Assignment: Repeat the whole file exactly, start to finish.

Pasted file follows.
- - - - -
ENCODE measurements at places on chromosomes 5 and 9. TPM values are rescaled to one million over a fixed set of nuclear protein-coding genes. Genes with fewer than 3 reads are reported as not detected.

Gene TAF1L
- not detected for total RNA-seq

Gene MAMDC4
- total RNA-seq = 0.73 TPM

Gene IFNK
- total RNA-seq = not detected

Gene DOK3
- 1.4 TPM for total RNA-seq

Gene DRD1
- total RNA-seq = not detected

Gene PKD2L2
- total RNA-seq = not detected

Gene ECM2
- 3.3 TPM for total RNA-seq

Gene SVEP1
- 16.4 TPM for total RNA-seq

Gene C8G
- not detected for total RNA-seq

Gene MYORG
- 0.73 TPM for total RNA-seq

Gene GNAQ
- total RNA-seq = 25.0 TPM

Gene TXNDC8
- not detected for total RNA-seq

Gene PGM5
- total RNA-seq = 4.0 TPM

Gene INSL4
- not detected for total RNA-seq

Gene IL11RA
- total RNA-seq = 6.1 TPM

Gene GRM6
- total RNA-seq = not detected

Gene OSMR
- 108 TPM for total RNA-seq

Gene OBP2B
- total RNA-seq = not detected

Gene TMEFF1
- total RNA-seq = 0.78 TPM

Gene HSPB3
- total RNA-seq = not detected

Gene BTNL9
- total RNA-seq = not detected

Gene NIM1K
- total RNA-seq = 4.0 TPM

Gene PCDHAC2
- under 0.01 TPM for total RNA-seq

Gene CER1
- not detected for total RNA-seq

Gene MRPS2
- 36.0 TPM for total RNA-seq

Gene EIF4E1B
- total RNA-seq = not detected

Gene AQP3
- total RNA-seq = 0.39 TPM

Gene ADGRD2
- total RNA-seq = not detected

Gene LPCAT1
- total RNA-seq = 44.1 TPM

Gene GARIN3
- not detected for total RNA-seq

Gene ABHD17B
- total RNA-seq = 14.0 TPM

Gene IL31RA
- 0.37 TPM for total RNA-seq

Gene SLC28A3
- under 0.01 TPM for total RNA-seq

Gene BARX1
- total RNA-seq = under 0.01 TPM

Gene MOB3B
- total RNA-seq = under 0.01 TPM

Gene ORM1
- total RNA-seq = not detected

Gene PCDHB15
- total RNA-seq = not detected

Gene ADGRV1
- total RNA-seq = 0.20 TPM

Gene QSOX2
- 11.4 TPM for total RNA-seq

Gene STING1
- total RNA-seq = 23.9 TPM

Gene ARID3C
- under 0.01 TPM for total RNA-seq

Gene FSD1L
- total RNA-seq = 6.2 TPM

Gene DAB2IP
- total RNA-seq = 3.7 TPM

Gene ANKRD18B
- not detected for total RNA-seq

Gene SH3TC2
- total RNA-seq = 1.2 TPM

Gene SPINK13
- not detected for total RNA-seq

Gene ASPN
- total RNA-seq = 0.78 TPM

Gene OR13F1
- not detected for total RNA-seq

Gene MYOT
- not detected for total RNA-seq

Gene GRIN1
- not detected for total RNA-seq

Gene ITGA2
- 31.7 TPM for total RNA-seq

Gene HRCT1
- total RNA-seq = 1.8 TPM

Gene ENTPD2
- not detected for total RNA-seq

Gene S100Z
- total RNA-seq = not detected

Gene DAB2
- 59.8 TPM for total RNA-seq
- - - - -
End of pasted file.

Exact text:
ENCODE measurements at places on chromosomes 5 and 9. TPM values are rescaled to one million over a fixed set of nuclear protein-coding genes. Genes with fewer than 3 reads are reported as not detected.

Gene TAF1L
- not detected for total RNA-seq

Gene MAMDC4
- total RNA-seq = 0.73 TPM

Gene IFNK
- total RNA-seq = not detected

Gene DOK3
- 1.4 TPM for total RNA-seq

Gene DRD1
- total RNA-seq = not detected

Gene PKD2L2
- total RNA-seq = not detected

Gene ECM2
- 3.3 TPM for total RNA-seq

Gene SVEP1
- 16.4 TPM for total RNA-seq

Gene C8G
- not detected for total RNA-seq

Gene MYORG
- 0.73 TPM for total RNA-seq

Gene GNAQ
- total RNA-seq = 25.0 TPM

Gene TXNDC8
- not detected for total RNA-seq

Gene PGM5
- total RNA-seq = 4.0 TPM

Gene INSL4
- not detected for total RNA-seq

Gene IL11RA
- total RNA-seq = 6.1 TPM

Gene GRM6
- total RNA-seq = not detected

Gene OSMR
- 108 TPM for total RNA-seq

Gene OBP2B
- total RNA-seq = not detected

Gene TMEFF1
- total RNA-seq = 0.78 TPM

Gene HSPB3
- total RNA-seq = not detected

Gene BTNL9
- total RNA-seq = not detected

Gene NIM1K
- total RNA-seq = 4.0 TPM

Gene PCDHAC2
- under 0.01 TPM for total RNA-seq

Gene CER1
- not detected for total RNA-seq

Gene MRPS2
- 36.0 TPM for total RNA-seq

Gene EIF4E1B
- total RNA-seq = not detected

Gene AQP3
- total RNA-seq = 0.39 TPM

Gene ADGRD2
- total RNA-seq = not detected

Gene LPCAT1
- total RNA-seq = 44.1 TPM

Gene GARIN3
- not detected for total RNA-seq

Gene ABHD17B
- total RNA-seq = 14.0 TPM

Gene IL31RA
- 0.37 TPM for total RNA-seq

Gene SLC28A3
- under 0.01 TPM for total RNA-seq

Gene BARX1
- total RNA-seq = under 0.01 TPM

Gene MOB3B
- total RNA-seq = under 0.01 TPM

Gene ORM1
- total RNA-seq = not detected

Gene PCDHB15
- total RNA-seq = not detected

Gene ADGRV1
- total RNA-seq = 0.20 TPM

Gene QSOX2
- 11.4 TPM for total RNA-seq

Gene STING1
- total RNA-seq = 23.9 TPM

Gene ARID3C
- under 0.01 TPM for total RNA-seq

Gene FSD1L
- total RNA-seq = 6.2 TPM

Gene DAB2IP
- total RNA-seq = 3.7 TPM

Gene ANKRD18B
- not detected for total RNA-seq

Gene SH3TC2
- total RNA-seq = 1.2 TPM

Gene SPINK13
- not detected for total RNA-seq

Gene ASPN
- total RNA-seq = 0.78 TPM

Gene OR13F1
- not detected for total RNA-seq

Gene MYOT
- not detected for total RNA-seq

Gene GRIN1
- not detected for total RNA-seq

Gene ITGA2
- 31.7 TPM for total RNA-seq

Gene HRCT1
- total RNA-seq = 1.8 TPM

Gene ENTPD2
- not detected for total RNA-seq

Gene S100Z
- total RNA-seq = not detected

Gene DAB2
- 59.8 TPM for total RNA-seq